Tag Archives: Nicole Flattery

Show Them a Good Time by Nicole Flattery: An idiosyncratic collection

Cover imageI’d heard good things about Nicole Flattery’s Show Them a Good Time well before publication, not in a shouty in-your-face, can’t-get-away-from-it kind of way but enough to snag my attention. Then I spotted Jon McGregor’s and Sally Rooney’s comments, both clearly smitten with Flattery’s writing. I’m still not entirely sure what to make of it but her collection certainly made an impression.

Show Them a Good Time comprises ten stories – some quite short, others lengthier and one which, at over ninety pages, is almost on its way to becoming a novella. ‘Abortion, A Love Story’ sees two young women, students in their final year, collaborate in writing a play staged for just one night before they find their way to the unemployment office. In ‘Not the End Yet’ a woman dates a series of unsatisfactory men in a basement restaurant as surly teenage waiters look on. ‘Parrot’ is about a stepmother who feels uneasy in her role, fielding phone calls from her stepson’s expensive Parisian school about his behaviour. In ‘You’re Going to Forget Who I Am Before I Forget Who You Are’ a children’s author on tour talks to her pregnant sister who’s troubled by her sudden inability to make small talk. Then her memory dims further. ‘Track’ sees a young woman fleeing depression, falling into an affair with a comedian whose career is in decline, his only solace the laughing track his mother gave him. These are my favourites in a collection which explores relationships, gender roles and trying to find a place for yourself in the world.

Flattery’s stories are hard to do justice to in a few lines. Puzzling, sometimes disconcerting and a little off the wall, they’re oddly captivating, both funny and sad. All are written from the perspective of young women: men tend to appear as bit-parts, often not very flattering ones. Flattery’s tone is sardonic and a little subversive. Her female characters are cleverly observed, vivid despite their feelings of not fitting into the world. Lucy and Natasha in ‘Abortion, A Love Story’ reminded me of the eponymous Paulina and Fran in their mismatched friendship. As is so often the case with short stories,  it was the writing that had me scribbling quotes right, left and centre. Here’s a smattering of favourite lines:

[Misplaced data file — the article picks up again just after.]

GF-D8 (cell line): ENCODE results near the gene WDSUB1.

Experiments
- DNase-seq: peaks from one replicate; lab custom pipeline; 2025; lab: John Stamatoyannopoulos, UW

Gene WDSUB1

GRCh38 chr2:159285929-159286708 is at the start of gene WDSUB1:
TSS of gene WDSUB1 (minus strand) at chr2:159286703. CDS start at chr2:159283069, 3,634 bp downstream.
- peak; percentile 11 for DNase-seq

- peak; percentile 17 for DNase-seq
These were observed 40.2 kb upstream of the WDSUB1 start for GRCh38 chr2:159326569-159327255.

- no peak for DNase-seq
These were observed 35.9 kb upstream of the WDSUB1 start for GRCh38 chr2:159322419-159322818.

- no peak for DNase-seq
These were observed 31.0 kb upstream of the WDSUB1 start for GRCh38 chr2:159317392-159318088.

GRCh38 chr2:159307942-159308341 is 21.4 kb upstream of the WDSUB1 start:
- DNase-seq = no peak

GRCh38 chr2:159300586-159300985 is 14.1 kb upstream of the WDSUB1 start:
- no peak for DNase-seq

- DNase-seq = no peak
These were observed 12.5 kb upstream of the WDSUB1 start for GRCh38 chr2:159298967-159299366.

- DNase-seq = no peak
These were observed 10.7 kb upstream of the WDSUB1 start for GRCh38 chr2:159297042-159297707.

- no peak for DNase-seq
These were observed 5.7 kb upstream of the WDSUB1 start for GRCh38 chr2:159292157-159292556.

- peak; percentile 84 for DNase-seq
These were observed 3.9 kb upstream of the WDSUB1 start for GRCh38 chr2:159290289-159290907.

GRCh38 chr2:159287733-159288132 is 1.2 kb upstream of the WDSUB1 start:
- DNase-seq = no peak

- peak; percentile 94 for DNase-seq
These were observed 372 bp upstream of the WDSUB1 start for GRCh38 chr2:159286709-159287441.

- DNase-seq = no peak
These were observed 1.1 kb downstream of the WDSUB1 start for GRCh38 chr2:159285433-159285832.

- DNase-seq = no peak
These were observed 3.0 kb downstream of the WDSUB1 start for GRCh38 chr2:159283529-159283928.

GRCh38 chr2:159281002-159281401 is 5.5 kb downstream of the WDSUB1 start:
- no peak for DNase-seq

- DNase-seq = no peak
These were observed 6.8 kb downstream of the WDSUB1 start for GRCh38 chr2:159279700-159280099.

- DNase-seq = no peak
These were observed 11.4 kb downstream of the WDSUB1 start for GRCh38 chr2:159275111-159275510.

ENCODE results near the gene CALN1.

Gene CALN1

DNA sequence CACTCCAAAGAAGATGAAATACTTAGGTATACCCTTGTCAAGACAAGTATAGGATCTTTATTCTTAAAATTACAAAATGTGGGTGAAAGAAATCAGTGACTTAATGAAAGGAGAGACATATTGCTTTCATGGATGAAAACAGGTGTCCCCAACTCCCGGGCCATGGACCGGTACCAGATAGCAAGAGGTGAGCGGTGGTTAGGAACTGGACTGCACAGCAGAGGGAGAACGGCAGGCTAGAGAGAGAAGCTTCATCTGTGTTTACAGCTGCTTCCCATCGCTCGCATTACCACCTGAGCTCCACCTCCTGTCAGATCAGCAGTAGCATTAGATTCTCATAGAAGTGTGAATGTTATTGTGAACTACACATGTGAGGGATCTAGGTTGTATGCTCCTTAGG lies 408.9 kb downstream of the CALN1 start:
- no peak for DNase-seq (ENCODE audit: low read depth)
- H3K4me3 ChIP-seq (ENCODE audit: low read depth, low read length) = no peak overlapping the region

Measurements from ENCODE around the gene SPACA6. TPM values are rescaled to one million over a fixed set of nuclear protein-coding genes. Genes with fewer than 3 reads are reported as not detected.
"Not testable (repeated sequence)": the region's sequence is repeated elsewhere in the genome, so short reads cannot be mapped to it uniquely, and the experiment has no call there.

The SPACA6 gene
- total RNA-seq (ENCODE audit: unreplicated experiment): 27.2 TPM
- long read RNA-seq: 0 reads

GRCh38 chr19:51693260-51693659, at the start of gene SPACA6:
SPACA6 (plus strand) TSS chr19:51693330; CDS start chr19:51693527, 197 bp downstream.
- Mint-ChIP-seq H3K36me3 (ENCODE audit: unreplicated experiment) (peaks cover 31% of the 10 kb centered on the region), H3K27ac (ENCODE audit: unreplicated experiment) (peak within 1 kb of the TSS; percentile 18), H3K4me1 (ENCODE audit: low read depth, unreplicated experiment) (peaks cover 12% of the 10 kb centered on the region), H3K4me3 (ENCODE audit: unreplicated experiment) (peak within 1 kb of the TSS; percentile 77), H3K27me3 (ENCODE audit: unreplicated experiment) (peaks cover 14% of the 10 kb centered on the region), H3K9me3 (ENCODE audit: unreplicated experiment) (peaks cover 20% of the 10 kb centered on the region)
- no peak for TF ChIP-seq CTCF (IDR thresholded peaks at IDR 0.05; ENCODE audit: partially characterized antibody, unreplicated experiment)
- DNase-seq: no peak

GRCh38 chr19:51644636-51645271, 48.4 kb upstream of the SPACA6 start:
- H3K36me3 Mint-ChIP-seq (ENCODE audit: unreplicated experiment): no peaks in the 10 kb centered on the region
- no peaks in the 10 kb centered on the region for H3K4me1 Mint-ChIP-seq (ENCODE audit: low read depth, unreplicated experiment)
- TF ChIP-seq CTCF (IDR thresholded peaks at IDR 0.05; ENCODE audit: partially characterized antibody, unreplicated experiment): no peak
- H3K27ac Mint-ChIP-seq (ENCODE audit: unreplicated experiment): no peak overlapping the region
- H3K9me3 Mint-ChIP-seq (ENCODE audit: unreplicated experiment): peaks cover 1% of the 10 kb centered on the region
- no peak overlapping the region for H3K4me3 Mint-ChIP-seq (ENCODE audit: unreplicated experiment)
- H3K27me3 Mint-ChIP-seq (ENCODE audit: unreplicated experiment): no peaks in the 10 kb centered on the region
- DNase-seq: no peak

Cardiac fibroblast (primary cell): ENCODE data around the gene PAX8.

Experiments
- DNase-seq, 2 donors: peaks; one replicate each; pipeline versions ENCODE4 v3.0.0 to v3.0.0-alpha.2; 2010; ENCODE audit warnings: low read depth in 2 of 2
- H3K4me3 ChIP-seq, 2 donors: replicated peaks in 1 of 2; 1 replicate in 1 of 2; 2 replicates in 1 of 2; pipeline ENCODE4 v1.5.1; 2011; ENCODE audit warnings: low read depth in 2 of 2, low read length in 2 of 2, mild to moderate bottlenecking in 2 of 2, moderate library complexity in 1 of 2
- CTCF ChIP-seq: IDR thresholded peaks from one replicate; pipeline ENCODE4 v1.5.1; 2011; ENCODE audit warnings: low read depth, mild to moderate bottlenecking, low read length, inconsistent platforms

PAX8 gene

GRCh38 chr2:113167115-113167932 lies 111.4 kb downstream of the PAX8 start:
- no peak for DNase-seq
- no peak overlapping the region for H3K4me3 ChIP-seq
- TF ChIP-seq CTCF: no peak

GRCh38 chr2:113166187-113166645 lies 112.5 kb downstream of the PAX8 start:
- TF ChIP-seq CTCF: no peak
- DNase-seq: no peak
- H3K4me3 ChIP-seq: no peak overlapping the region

As the night progressed, the realisation invariably arrived that this man was not a package at all: he was an envelope, an envelope with a bill in it, an envelope she, quite frankly, wanted to put in a drawer and forget all about (Not the End Yet)

Her mind felt like a long trailer carrying a number of cars; if one car went they would all go, scatter across the motorway, cause carnage.  (Abortion, A Love Story)

Athough she was alone, she didn’t feel alone, she felt like a part of a large pantomime dragon made-up of other women, a long line of them, moving and swaying invisibly through the city. (Abortion, A Love Story)

This was the end of her first relationship and she was determined to enjoy it. (Abortion, A Love Story)

We were both long acquainted with disappointment and the joys of being used (Show Them a Good Time)

She moved up and down the staircase, cheapening the place with the cut of her clothes, searching for her soul at a frantic pace that suggested she was rummaging through a demolition site for the remains of her belongings rather than spending a pleasant few hours in a museum (Parrot)

She had been a bit tired when she entered art college, but dropping out exhausted her (Parrot)